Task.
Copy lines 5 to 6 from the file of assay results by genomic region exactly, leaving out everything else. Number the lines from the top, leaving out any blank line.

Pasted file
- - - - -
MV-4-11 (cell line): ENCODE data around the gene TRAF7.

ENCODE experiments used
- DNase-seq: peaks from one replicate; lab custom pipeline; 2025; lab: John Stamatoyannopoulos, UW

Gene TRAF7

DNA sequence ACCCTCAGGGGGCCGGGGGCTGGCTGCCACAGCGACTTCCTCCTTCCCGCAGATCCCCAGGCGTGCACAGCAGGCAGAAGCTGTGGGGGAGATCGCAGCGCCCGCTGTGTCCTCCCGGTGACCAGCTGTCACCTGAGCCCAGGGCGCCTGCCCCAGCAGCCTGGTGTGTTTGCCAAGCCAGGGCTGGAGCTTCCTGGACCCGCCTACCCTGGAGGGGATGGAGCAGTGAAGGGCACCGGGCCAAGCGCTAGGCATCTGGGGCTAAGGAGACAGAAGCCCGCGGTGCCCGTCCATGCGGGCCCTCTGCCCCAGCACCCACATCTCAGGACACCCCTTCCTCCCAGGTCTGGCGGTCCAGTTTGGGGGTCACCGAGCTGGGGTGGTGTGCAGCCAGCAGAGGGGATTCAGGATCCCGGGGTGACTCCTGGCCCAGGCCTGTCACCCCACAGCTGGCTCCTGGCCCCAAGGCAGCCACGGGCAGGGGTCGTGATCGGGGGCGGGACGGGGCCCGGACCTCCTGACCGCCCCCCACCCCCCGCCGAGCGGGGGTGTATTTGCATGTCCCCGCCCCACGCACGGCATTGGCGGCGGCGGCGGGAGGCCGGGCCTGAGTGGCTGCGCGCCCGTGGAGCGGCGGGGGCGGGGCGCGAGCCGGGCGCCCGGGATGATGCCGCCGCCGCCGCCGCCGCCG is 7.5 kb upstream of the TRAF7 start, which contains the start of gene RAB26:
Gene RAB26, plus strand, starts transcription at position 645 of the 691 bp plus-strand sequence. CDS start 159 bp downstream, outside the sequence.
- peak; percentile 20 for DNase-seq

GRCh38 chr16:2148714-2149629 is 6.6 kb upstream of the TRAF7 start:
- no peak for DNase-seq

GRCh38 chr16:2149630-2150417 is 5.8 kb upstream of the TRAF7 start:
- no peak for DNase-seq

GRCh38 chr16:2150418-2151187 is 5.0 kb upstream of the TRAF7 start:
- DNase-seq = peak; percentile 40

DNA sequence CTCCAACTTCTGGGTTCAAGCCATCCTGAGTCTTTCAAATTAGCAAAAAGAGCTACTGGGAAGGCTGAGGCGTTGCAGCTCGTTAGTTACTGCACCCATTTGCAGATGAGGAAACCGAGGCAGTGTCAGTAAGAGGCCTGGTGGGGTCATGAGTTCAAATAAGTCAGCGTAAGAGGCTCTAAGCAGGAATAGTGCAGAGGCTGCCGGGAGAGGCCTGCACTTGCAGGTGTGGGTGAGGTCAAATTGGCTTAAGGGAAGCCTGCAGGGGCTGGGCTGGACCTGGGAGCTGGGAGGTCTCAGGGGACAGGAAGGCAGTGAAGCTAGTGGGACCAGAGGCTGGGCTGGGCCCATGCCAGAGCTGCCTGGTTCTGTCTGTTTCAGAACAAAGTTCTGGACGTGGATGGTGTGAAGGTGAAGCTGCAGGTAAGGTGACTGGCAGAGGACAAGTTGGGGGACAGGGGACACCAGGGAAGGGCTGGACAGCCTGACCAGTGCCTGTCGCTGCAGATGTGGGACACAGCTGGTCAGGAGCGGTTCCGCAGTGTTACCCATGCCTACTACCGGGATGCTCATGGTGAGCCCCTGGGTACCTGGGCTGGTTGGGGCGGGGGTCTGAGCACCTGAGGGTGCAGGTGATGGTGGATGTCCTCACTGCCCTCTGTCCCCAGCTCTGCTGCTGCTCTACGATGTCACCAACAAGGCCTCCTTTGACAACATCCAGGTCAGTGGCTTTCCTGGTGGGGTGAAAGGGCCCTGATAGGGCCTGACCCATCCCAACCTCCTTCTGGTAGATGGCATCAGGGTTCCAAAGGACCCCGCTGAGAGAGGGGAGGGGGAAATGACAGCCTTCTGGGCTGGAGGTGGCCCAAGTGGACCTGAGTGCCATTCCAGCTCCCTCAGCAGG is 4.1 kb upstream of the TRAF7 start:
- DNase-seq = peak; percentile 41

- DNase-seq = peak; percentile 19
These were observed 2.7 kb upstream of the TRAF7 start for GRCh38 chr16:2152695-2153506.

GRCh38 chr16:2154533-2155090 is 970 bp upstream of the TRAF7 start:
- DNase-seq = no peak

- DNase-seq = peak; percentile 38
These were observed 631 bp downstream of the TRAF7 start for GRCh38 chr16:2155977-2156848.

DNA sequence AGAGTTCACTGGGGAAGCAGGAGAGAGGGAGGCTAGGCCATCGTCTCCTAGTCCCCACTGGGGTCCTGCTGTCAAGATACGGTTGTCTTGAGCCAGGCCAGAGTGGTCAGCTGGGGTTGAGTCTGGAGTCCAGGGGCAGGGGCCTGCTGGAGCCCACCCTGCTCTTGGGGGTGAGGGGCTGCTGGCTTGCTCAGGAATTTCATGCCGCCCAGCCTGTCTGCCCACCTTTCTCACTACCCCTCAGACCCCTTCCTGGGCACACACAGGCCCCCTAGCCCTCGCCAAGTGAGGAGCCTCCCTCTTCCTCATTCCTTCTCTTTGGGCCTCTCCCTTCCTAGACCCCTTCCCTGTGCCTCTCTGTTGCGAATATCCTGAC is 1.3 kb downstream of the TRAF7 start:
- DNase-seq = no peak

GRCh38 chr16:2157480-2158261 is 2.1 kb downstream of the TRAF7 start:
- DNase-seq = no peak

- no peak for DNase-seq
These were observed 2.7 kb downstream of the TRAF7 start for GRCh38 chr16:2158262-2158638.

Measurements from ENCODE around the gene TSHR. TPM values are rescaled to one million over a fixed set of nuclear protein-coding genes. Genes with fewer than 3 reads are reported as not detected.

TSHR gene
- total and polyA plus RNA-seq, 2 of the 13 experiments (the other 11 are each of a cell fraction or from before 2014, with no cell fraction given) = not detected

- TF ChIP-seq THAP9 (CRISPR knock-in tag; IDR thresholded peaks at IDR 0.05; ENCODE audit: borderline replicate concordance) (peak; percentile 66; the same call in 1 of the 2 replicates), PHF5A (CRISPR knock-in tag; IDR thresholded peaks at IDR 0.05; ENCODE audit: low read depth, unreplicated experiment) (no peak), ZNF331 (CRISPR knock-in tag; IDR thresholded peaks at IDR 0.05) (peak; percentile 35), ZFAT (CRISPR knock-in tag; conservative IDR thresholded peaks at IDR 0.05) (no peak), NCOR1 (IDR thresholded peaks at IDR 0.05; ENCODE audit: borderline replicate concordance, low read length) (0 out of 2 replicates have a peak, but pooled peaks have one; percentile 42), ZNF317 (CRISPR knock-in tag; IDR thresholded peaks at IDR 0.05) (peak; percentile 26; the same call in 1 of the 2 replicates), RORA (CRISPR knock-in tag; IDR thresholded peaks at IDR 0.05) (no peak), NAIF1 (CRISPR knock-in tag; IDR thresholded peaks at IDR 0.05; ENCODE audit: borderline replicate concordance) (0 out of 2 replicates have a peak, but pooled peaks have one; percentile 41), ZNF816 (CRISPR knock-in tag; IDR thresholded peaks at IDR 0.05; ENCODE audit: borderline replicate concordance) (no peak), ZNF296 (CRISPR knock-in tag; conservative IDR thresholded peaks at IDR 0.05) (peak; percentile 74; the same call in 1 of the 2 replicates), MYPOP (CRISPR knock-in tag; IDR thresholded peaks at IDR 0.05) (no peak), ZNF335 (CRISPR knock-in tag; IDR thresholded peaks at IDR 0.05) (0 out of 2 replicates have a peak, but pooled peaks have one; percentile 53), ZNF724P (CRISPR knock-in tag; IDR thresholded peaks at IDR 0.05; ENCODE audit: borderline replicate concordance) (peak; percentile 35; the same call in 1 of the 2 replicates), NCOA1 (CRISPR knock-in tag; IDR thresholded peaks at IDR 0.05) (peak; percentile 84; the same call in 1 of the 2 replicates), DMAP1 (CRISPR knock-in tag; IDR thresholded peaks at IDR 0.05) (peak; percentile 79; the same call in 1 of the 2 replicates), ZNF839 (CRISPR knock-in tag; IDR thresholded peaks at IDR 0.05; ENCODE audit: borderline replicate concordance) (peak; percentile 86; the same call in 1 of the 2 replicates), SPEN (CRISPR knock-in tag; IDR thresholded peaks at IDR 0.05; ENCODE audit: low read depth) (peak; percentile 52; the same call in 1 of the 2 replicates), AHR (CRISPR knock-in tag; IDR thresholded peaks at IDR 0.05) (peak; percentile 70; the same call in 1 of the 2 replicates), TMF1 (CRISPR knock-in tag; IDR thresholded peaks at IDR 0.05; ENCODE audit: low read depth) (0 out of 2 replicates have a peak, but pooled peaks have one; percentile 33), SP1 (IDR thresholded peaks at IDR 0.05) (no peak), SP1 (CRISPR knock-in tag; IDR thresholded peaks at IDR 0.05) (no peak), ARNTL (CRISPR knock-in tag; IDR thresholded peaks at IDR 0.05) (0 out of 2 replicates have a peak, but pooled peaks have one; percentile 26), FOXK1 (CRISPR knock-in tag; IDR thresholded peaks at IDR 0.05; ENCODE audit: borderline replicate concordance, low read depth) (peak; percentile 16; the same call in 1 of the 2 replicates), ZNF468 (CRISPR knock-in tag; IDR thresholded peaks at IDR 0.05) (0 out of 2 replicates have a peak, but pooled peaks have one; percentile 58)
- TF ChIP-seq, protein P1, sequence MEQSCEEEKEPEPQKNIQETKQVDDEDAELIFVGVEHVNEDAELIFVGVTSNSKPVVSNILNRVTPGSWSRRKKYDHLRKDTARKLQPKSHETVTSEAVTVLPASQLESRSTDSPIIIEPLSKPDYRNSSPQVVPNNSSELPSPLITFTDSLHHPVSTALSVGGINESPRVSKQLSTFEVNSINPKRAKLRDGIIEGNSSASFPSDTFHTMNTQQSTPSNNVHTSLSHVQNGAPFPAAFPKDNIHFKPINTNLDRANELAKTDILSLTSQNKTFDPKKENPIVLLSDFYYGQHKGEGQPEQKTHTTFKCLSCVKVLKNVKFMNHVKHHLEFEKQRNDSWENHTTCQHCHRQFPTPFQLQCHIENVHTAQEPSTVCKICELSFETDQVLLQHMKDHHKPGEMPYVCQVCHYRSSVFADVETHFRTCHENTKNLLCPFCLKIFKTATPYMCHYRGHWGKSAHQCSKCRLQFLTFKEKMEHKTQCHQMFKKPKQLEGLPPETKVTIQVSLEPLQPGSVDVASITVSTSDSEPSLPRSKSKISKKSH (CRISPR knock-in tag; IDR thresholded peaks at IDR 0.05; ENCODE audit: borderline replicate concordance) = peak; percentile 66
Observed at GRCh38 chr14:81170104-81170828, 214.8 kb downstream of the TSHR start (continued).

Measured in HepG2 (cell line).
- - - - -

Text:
DNA sequence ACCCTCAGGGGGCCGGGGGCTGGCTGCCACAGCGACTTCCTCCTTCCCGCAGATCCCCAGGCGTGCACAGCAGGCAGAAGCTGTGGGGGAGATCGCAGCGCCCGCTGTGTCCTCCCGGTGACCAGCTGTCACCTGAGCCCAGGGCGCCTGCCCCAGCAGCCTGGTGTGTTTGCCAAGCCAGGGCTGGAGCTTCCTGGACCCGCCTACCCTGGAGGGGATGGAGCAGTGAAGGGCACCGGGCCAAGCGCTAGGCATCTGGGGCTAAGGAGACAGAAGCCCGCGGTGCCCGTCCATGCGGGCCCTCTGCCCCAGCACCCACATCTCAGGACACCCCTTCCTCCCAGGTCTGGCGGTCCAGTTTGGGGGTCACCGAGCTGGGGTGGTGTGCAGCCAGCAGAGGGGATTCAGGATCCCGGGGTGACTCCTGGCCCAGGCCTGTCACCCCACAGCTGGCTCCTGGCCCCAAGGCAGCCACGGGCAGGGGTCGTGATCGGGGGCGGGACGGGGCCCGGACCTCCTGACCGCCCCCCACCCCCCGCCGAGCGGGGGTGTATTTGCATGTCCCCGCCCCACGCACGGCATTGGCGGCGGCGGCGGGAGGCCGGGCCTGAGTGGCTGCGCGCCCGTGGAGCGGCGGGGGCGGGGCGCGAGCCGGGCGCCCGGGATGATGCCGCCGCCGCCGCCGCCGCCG is 7.5 kb upstream of the TRAF7 start, which contains the start of gene RAB26:
Gene RAB26, plus strand, starts transcription at position 645 of the 691 bp plus-strand sequence. CDS start 159 bp downstream, outside the sequence.